|Photo by Quinn Batson|
|Gary Jeter and Philip John Orsano in "Mercy"|
Throw Everything at Them
Complexions Contemporary Ballet celebrates 15 years of energy and movement
By QUINN BATSON
Too much of a good thing is not a good thing. That is certainly not the philosophy of Dwight Rhoden and Complexions; though it would it probably be hard to watch too much of Desmond Richardson's dancing, the sheer volume of movement in one evening's Complexions performance just blurs the whole. Every one of the sixteen dancers who isn't Desmond Richardson is technically brilliant and often virtuosic. Making it through two weeks of performances on a slippery Joyce Theater stage is an athletic accomplishment both for the physical pyrotechnics and the endurance required for the close to two hours of it they do each night. Perhaps celebrating the 15th anniversary of the company means throwing out all stops and dancing flatout all night.
It all adds up to a big show and a good one, but it may be one of the few experiences that feels like it would have been fuller with less. Is there something scary about quiet and stillness that constant motion and big music keeps at bay? Contemporary ballet here seems to reject the storytelling of traditional ballet and replace acting with moving; there is nothing inherently wrong with that, but it can quickly look like trying too hard when the dynamics of big movement and small storyline developments are replaced by nonstop flash and dazzle.
|COMPLEXIONS 15 YEARS|
|Choreography by: Dwight Rhoden.|
Dancers: Desmond Richardson and dancers Natalia Alonso, Edgar Anido, Joo Hwan Cho, Christina Dooling, Patricia Hachey, Gary W. Jeter II, Natiya Kezevadze, Philip John Orsano, Christie Partelow, Sabra Perry, Juan Rodriguez, Hiroko Sakakibara, Wendy White Sassner, Simon Sliva and Clifford Williams.
Lighting design by: Michael Korsch.
Artistic Directors: Dwight Rhoden and Desmond Richardson.
Ballet Master: Jae Man Joo.
November 17-29, 2009
Program C of the two-week run began with Mercy, full of everything, as above, but an odd choice of title by the end even of this excerpted showing, which really begs for an ending well before it comes. Sections of male group dancing stand out in this piece, as do solos by Edgar Anido and Richardson, but an extended section with black buckets seems like a way to get everyone on stage at the same time to help the 'more is better' feel. Waves of people entering and exiting also create spectacle and richness, and a dual duet section is interesting though the two duos do much the same movements, with Hiroko Sakakibara getting the most attention. A rays-of-light-filtering-through-smoke lighting effect dominates much of the end of the piece and gives the church incense feel of an offertory or, given the Arabic vocalizations/prayers earlier in the piece, the dusty immensity of a large mosque.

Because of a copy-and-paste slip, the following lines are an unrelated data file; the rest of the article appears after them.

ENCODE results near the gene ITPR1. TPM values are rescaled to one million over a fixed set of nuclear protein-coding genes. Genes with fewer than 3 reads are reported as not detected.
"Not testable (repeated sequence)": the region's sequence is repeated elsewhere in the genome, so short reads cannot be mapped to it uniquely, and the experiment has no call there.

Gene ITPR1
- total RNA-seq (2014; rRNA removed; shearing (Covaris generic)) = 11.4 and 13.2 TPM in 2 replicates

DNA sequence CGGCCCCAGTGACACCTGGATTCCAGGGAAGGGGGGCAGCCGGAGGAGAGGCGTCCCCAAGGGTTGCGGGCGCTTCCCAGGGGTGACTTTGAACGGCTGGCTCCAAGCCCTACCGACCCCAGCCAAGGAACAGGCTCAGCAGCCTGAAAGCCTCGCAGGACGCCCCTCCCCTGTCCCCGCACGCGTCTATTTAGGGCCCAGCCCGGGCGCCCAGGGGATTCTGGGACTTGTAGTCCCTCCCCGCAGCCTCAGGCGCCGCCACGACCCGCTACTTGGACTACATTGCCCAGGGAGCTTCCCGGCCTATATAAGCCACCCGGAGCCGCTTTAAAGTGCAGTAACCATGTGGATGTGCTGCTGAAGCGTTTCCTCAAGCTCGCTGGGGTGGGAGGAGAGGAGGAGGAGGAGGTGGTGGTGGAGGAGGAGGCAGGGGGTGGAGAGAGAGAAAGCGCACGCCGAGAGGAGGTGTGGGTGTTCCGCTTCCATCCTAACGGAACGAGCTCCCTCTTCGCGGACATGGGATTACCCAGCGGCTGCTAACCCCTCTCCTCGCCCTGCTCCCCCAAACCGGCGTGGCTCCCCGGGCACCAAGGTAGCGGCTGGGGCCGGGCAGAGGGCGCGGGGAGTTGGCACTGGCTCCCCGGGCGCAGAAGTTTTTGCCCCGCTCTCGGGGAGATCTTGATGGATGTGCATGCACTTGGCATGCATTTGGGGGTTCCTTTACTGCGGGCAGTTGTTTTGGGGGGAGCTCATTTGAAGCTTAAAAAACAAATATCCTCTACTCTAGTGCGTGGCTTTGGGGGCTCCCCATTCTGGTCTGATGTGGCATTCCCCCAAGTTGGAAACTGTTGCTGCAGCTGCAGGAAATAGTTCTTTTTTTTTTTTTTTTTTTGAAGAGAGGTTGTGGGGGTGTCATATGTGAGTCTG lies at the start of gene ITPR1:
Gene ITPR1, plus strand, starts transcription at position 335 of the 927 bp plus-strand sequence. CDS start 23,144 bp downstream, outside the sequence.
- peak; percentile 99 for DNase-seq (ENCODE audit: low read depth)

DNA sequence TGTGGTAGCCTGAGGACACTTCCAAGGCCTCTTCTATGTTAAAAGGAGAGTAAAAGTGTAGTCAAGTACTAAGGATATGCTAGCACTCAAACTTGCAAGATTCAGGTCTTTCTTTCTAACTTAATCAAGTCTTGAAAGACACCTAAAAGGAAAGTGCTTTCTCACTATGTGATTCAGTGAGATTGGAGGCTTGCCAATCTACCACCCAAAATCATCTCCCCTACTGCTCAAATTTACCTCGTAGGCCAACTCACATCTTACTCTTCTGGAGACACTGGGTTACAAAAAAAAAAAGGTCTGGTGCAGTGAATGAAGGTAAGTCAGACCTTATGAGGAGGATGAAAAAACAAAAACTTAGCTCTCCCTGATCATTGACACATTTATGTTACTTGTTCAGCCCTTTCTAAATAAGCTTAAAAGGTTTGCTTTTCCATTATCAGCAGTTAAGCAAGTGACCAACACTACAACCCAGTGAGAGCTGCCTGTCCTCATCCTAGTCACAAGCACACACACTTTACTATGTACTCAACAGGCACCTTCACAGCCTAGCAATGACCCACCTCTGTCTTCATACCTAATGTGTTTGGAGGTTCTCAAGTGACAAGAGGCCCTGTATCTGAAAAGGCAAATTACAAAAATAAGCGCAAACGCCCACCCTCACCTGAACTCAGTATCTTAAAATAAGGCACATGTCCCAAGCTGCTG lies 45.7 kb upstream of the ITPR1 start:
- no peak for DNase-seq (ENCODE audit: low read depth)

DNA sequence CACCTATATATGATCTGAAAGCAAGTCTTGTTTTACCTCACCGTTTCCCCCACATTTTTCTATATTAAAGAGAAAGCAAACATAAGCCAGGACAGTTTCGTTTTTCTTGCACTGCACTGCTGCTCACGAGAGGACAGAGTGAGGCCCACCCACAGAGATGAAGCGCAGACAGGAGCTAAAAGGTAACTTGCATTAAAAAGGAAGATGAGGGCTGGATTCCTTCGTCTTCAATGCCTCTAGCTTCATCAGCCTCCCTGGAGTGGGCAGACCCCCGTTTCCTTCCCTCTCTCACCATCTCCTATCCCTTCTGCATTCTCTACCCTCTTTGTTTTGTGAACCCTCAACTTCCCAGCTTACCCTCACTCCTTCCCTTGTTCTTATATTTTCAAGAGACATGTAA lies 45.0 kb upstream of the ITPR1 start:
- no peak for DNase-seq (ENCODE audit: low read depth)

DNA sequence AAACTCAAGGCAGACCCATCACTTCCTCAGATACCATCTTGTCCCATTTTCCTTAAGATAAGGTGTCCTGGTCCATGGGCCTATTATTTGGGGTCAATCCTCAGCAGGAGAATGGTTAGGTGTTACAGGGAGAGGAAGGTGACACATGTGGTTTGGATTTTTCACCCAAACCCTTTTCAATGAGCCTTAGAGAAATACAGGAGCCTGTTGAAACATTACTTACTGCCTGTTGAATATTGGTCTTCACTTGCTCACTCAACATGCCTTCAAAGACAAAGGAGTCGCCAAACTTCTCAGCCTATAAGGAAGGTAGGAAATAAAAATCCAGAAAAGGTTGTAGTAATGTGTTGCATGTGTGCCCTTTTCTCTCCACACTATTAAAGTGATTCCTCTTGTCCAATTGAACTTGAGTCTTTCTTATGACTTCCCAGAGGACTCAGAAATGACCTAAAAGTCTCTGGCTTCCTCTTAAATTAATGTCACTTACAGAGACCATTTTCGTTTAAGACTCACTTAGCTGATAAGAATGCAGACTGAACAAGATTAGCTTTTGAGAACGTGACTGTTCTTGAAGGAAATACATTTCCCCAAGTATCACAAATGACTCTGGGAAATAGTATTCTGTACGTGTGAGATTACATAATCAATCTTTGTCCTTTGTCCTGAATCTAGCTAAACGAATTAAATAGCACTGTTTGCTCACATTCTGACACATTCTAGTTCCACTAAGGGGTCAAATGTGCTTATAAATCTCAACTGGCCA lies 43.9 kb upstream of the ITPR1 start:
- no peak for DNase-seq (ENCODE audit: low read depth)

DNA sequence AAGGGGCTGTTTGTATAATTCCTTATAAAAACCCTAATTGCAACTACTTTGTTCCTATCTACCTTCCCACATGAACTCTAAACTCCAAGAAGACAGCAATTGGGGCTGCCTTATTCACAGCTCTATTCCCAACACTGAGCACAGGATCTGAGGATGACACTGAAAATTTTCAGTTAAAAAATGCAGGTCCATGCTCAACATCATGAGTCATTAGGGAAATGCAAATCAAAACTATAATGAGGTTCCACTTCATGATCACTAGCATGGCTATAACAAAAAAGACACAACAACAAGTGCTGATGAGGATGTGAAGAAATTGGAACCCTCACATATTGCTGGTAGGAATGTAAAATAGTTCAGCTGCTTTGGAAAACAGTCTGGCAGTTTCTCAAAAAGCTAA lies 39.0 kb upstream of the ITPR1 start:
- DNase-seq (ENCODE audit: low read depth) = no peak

Act II features a tantalizing excerpt of Dirty Wire, here a duet between Anido and Christie Partelow, beginning in angular light and music in orange, with orange-accented costumes. The duet grabs attention midshow both for its dance qualities and for its elements mostly missing from the rest of the evening: unhurried, big movement with touches of pathos even in bright white light.
|Photo by Quinn Batson|| |
|duet from Mercy|| |
A let-your-hair-down blues throwdown somewhere along the way showcases D. Gary W. Jeter, II, Christina Dooling and Sakakibara, and the entire album's worth of U2 music that fuels Rise for Act III gives everyone a chance to shine and wholly succeeds in sending off the evening in feelgood mode. And everyone, for the record, is the dance phenomenon Desmond Richardson and the dancers Natalia Alonso, Edgar Anido, Joo Hwan Cho, Christina Dooling, Patricia Hachey, Gary W. Jeter II, Natiya Kezevadze, Philip John Orsano, Christie Partelow, Sabra Perry, Juan Rodriguez, Hiroko Sakakibara, Wendy White Sassner, Simon Sliva and Clifford Williams.
|NOVEMBER 30, 2009|
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